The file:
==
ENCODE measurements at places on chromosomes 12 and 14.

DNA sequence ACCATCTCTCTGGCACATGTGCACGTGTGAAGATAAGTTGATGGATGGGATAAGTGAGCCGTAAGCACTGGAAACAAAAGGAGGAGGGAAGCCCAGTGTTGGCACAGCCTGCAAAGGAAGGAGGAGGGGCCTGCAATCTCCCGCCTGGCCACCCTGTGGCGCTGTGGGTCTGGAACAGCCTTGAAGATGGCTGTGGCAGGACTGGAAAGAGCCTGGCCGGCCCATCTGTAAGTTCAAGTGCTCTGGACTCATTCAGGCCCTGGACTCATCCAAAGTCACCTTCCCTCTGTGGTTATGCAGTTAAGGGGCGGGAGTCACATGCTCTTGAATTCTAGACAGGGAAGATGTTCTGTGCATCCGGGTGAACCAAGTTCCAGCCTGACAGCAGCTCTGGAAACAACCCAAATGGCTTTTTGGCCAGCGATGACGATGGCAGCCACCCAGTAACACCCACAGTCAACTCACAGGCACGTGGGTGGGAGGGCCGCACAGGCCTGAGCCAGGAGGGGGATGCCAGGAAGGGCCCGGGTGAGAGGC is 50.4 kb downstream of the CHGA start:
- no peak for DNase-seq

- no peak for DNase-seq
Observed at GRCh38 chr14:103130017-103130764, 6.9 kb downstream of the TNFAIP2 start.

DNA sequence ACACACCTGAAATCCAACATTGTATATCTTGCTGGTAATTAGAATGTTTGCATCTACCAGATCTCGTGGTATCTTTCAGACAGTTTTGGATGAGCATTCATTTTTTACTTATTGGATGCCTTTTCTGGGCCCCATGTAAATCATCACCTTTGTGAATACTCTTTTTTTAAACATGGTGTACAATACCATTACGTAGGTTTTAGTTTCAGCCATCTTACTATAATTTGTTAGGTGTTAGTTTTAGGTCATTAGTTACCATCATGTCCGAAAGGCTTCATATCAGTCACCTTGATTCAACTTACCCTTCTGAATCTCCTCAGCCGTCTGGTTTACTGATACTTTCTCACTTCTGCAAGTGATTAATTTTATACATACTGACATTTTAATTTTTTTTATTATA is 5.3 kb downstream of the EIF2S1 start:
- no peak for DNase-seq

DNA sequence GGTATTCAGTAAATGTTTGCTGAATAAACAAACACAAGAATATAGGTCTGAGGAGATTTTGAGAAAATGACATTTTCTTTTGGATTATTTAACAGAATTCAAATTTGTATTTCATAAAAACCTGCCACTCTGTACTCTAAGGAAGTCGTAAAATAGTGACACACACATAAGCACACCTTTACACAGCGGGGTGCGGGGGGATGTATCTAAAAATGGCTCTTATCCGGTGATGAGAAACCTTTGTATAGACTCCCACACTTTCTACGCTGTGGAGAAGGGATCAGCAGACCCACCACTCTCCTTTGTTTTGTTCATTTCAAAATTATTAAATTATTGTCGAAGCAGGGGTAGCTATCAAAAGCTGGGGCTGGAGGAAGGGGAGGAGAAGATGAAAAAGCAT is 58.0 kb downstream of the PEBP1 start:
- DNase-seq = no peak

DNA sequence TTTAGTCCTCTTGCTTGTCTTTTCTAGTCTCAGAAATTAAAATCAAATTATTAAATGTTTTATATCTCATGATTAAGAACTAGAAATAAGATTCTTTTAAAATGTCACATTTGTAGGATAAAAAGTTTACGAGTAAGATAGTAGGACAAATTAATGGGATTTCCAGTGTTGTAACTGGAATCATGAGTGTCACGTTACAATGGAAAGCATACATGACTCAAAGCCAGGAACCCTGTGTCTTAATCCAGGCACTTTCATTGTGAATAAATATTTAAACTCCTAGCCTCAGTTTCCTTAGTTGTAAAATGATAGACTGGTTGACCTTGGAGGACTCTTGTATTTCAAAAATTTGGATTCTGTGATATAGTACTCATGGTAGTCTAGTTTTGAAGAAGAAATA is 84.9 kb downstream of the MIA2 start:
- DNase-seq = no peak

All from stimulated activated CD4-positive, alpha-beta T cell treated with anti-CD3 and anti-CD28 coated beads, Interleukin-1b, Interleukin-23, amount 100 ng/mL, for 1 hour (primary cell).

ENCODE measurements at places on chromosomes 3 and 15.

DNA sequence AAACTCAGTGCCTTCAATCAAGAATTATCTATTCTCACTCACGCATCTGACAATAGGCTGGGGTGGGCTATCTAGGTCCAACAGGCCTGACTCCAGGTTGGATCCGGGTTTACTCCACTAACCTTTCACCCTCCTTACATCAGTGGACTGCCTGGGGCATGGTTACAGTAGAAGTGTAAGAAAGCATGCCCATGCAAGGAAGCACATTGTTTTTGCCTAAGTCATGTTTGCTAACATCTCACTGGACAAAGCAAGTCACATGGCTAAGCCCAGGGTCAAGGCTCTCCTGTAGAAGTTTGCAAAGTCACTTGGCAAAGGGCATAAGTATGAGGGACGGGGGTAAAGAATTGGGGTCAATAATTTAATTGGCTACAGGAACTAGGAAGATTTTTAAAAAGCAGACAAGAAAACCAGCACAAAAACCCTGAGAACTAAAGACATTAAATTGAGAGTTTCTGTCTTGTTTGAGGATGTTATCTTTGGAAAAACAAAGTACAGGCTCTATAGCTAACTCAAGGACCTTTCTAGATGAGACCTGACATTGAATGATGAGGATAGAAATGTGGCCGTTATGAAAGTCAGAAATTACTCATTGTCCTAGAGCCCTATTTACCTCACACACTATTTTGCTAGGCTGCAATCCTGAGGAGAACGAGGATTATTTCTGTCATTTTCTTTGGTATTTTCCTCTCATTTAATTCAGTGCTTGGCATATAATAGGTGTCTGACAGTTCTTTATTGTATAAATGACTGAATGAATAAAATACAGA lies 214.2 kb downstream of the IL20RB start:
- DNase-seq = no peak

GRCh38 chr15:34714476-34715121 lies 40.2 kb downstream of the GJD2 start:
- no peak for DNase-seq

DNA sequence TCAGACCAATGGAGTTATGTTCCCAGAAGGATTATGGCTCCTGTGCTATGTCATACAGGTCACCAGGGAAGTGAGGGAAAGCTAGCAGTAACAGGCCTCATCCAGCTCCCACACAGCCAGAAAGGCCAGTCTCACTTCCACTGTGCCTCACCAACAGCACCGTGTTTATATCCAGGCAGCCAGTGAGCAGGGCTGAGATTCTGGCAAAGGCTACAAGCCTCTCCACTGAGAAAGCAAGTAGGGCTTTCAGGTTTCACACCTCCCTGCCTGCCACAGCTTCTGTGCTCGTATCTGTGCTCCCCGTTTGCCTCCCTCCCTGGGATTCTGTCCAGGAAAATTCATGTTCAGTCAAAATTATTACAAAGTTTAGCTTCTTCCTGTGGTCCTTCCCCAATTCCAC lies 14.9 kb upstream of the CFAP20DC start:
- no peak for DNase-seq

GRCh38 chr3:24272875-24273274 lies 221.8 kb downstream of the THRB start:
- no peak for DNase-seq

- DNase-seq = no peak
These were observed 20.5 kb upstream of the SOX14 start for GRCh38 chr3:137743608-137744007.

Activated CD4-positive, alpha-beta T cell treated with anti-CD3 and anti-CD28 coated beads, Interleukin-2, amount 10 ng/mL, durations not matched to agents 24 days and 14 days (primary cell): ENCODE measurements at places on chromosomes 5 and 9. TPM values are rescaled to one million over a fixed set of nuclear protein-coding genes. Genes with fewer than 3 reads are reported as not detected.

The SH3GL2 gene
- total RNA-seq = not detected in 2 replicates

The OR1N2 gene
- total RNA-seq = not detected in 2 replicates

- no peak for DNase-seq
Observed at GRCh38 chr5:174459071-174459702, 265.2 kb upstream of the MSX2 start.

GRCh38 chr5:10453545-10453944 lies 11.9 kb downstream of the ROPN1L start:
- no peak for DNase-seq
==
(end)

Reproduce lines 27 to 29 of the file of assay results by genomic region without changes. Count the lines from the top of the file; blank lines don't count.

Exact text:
The OR1N2 gene
- total RNA-seq = not detected in 2 replicates

- no peak for DNase-seq